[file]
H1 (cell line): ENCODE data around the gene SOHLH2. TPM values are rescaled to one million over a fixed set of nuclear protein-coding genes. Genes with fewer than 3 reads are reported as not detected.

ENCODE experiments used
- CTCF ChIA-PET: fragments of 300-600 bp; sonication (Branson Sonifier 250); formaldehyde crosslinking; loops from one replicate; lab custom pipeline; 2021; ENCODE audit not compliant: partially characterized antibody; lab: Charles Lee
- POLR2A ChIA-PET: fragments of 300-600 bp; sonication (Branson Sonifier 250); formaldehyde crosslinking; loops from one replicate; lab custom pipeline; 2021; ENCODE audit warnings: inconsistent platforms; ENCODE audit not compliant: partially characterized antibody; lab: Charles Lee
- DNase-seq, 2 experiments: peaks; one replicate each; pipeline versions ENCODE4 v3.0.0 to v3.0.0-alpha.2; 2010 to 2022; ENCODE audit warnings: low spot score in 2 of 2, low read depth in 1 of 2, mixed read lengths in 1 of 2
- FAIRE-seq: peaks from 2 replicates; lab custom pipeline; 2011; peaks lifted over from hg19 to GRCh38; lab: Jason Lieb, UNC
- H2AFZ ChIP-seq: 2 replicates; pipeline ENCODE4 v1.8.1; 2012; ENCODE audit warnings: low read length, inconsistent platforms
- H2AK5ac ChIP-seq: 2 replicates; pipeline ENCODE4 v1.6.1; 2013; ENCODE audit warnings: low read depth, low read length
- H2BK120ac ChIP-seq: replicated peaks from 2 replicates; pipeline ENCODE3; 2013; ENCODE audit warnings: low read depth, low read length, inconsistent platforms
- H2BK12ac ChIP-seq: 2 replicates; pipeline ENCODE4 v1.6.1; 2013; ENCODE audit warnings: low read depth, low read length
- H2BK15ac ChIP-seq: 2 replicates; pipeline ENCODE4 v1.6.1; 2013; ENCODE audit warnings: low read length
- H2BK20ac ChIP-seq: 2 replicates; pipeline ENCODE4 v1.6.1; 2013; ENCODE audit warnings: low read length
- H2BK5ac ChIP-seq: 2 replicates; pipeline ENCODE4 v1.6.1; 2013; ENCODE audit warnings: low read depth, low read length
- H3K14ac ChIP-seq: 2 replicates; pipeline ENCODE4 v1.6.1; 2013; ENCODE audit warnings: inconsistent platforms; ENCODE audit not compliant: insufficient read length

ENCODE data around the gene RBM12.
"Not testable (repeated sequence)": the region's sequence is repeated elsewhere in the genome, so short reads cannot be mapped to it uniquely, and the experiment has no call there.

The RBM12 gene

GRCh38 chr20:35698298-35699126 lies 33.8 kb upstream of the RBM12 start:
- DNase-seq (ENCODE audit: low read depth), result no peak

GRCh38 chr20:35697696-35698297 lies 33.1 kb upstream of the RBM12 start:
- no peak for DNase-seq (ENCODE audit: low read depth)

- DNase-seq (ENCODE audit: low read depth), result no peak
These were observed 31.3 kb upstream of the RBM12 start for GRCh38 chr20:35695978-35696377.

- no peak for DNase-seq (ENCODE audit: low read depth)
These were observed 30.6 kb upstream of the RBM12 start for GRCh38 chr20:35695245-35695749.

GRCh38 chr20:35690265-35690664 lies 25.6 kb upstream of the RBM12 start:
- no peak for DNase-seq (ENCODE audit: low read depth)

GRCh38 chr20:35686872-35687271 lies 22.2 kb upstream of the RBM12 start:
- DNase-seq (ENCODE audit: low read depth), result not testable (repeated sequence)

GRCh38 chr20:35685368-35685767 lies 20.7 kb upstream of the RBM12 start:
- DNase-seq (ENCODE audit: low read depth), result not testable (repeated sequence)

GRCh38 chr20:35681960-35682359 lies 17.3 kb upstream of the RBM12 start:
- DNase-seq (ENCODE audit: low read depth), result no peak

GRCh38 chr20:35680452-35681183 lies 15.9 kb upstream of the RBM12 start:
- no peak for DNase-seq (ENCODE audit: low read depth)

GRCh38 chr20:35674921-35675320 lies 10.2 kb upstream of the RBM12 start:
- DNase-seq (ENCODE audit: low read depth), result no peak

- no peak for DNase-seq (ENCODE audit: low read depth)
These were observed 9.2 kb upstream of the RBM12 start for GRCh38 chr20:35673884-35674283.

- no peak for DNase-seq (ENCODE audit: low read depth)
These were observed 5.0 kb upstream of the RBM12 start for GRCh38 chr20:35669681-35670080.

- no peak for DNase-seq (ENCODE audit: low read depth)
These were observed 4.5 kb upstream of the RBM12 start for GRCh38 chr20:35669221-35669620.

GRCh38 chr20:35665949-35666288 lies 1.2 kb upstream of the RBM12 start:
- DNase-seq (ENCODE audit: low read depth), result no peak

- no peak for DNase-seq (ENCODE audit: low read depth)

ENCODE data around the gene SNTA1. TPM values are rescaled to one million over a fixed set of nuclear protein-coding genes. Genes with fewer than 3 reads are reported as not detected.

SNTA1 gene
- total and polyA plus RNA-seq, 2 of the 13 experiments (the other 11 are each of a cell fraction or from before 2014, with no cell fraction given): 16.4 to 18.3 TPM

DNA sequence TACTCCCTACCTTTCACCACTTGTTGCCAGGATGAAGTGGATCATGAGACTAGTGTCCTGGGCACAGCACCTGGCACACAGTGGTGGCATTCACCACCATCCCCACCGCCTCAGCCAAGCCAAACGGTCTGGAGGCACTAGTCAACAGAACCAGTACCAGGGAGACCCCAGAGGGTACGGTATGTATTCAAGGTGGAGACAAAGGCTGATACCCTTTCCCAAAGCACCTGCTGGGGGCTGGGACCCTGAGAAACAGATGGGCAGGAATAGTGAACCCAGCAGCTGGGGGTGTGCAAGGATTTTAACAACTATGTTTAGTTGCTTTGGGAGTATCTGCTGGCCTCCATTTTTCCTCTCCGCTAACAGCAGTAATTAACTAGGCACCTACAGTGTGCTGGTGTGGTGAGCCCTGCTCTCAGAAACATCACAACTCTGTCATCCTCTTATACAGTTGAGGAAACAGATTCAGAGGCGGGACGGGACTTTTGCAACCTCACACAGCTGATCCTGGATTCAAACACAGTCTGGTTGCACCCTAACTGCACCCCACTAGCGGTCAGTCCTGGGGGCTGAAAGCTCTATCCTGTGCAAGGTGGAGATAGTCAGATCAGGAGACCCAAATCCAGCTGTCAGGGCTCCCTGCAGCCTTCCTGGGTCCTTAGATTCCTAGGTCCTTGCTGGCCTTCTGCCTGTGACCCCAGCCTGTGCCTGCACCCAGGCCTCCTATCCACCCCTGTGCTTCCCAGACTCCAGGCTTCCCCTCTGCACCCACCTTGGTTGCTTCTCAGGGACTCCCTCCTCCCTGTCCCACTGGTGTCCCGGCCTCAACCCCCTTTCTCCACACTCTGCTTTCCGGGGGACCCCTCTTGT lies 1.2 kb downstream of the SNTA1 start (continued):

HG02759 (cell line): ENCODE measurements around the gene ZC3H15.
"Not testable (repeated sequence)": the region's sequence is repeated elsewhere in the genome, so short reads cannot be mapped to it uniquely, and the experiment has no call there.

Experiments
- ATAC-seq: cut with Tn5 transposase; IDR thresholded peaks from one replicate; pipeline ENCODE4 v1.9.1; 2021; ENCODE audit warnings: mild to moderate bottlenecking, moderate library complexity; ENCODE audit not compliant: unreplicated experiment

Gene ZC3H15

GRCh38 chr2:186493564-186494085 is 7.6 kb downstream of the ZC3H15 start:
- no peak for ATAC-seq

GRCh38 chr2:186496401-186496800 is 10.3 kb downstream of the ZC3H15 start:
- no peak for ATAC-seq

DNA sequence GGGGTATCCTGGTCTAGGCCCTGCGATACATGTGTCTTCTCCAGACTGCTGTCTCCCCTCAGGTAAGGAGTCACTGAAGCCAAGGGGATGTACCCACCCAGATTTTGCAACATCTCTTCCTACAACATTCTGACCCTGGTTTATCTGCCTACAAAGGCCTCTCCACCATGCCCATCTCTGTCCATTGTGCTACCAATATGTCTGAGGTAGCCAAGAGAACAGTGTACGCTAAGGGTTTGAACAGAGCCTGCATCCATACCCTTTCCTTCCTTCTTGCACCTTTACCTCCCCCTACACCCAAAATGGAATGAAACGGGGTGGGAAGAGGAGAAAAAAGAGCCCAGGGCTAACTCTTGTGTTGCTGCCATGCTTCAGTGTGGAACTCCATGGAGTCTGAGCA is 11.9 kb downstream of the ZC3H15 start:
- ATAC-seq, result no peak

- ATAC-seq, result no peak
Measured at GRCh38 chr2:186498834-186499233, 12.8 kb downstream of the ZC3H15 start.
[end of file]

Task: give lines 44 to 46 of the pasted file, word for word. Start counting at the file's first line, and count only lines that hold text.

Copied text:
GRCh38 chr20:35665949-35666288 lies 1.2 kb upstream of the RBM12 start:
- DNase-seq (ENCODE audit: low read depth), result no peak

- no peak for DNase-seq (ENCODE audit: low read depth)